How do you explain a guardianship procedure to your parent?

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What should or shouln’t you say so not to upset them?

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If you are in the middle or about to start the guardianship process, your family member would generally (I don't know the law for all 50 states) be appointed at guardian ad litem and/or their own counsel to represent their interests. The guardian ad litem also makes a report to the court. Perhaps one of them could assist in talking to your mother about the process? I mean, they will anyway, but if they know you are struggling with how to discuss it, perhaps they could help.
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Guardianship is granted and , in most states, monitored by the courts. It is intended to be a level of protection for the person.
However, there are persons that are called professional guardians. Not all of these are in business to protect people but rather to make a profit and really don't care about the protected person.
Being a guardian is a lot of paperwork. Here where I live I must get court approval to spend certain amounts of the protected persons money. I am allowed to spend only what the court approves. I presently am allowed to only spend $250.00 monthly for recurring expenses, such as diapers. If I have an unexpected expense I need to go back into court and get approval.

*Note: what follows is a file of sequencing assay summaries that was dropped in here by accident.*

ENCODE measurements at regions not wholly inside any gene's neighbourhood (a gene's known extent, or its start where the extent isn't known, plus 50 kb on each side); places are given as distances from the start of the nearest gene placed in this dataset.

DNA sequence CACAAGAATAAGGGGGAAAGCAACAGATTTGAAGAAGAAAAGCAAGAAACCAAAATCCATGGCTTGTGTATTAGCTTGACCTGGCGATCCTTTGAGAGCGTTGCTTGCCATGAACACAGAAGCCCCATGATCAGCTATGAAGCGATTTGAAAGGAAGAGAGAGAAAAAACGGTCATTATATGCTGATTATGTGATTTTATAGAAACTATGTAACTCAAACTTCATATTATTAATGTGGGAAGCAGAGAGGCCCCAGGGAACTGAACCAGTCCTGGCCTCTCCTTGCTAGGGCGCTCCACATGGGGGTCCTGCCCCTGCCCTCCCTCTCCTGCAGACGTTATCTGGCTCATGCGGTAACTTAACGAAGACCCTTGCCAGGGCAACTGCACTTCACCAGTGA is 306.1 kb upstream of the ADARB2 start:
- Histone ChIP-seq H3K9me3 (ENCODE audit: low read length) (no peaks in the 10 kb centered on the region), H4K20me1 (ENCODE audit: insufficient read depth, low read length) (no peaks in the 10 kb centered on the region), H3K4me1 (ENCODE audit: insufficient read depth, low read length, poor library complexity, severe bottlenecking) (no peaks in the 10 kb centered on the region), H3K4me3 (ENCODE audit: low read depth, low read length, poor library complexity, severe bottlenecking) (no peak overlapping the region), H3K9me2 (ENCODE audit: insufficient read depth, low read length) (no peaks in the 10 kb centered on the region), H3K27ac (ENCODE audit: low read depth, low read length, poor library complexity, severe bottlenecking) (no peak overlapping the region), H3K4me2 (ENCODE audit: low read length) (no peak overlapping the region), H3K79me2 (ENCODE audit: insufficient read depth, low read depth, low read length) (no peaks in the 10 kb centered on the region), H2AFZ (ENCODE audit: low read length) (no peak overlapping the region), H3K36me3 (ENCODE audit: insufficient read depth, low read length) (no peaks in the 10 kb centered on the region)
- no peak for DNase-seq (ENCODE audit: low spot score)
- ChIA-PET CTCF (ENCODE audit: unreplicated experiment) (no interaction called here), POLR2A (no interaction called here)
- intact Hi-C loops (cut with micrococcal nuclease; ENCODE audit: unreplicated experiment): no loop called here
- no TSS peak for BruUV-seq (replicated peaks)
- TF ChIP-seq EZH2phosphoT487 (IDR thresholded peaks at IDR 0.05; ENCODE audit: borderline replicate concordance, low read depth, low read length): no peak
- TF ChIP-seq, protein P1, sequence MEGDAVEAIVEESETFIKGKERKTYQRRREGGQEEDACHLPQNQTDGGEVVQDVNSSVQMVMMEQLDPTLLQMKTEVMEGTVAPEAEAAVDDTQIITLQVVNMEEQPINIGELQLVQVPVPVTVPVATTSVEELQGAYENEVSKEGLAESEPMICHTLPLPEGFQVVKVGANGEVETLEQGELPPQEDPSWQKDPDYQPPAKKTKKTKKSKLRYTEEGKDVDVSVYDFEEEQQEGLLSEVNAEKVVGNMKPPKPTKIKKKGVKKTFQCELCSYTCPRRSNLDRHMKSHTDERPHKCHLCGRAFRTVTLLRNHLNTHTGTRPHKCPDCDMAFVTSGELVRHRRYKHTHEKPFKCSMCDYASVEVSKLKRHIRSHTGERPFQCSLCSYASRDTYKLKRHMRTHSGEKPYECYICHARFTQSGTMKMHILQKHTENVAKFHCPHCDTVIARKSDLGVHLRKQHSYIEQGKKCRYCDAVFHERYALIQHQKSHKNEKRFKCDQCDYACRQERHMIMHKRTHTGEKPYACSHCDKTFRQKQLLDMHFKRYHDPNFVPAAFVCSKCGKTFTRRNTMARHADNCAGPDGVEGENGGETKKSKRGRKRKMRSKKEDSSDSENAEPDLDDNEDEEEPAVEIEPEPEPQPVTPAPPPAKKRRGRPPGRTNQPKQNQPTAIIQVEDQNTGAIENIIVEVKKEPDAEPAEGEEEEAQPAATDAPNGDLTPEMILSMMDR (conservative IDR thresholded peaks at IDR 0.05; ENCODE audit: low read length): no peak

At the end of the year I must present to the court an annual accounting report and proposed future expenses.
I was directed by the court to have DW's savings put into a blocked account, preventing me from withdrawing funds without court approval.
I did all of this to protect DW and her money and health care, allowing only me to make the final decision on her total care. There are guidelines in our state laws that I must follow.
The horror stories of some of the professional guardians are actually horrendous.
I posted a link to a news article on some of the things that were done here before our laws were changed. It was entitled "How the Elderly Lose Their Rights."
You might want to review your state and local laws regarding Guardianship. Here there are two levels of guardianship. One is for the person and the other is for the wards estate. I was granted both.
If you are sincere about wanting to are for your LO and to protect them a guardianship would be, in my opinion, the best way to go.
I would also suggest you find a Certified Eldercare Attorney to learn more and to start the process.
Best of Luck.
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